The Promenade Deck (9) is where everything happens. There's Dream Bar, a piano bar. Shangri La and Illusions Dance Club come to life when the sun goes down, and the Pinnacle Club and Xanadu Lounge (one side permits smoking) attract before and after dinner crowds. El Dorado on Deck 9 is a magnet for late-night partiers and gaming enthusiasts. All rooms have been refurbished with a contemporary decor. Those winged deities remain, but colors and furniture are more current looking. And anywhere along the Promenade one can find a front-row seat for people watching.

Curiosity Library and Mirage Bar are on Empress Deck (8). The Library features a Victorian setting and is a comfy place to park with that bestseller you picked up at the airport. (Another great place to read is camped on one of the window seats on Lido Deck or along Promenade Deck.)

The Internet setup is based on Empress Deck across from the Atrium Bar and near the Shore Excursions Desk. Rates are fair and Wi-Fi hotspots are available around the ship. Carnival Imagination has sufficient computers on this vessel, but you might want to bring your own laptop.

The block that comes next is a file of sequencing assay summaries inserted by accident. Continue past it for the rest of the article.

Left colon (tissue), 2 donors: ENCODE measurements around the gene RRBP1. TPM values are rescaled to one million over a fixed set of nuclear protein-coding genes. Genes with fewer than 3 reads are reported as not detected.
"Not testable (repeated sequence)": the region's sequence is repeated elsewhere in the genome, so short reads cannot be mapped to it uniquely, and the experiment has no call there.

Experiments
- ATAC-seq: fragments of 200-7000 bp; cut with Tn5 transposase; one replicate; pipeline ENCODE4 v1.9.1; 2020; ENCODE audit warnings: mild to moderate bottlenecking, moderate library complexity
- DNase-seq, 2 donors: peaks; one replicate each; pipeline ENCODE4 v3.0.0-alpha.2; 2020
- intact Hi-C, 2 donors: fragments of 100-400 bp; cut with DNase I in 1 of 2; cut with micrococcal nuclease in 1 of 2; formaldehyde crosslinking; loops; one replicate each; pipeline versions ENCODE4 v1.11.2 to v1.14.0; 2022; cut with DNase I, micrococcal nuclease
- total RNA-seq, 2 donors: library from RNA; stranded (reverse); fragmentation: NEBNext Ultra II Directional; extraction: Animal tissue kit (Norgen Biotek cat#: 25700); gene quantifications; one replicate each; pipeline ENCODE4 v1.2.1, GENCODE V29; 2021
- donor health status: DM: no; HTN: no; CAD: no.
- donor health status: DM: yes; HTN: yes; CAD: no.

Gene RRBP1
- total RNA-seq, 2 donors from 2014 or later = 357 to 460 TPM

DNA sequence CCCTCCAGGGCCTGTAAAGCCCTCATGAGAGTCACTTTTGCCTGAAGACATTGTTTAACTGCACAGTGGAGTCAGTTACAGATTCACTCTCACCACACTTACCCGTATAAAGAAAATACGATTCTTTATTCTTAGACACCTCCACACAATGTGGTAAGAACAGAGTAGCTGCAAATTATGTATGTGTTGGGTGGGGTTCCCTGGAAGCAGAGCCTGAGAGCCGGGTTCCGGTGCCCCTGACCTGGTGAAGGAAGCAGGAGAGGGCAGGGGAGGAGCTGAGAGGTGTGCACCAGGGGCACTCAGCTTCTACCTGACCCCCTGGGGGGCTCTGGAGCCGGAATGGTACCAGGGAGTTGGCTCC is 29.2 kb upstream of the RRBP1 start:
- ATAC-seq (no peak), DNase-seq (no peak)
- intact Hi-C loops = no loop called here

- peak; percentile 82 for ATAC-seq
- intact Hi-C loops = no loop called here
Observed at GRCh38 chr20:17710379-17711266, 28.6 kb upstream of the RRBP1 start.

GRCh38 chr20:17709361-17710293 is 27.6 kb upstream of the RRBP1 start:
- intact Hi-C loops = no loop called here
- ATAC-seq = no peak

Cabins

A standard room runs about 185 square ft. The newest enhancements include upgrades such as bathrobes in all cabins, outstanding new Comfort Beds with plush mattresses, luxurious duvets and fine linens and pillows.

New drapes and a bed slip feature a pretty soft rust hue. In standard oceanview cabins, guests will find a single chair and a desk bench.

Cabins can be arranged as a king with twin beds put together; one twin on one side of the room, the other on the opposite wall, or close together.

Closet and drawer space is more than adequate for four and five-day cruises, and the bathrooms have been redone. (Shower stalls aren't any larger, but new plumbing features a soothing spray that helps get the knots out after a day of touring or taking the stairs.)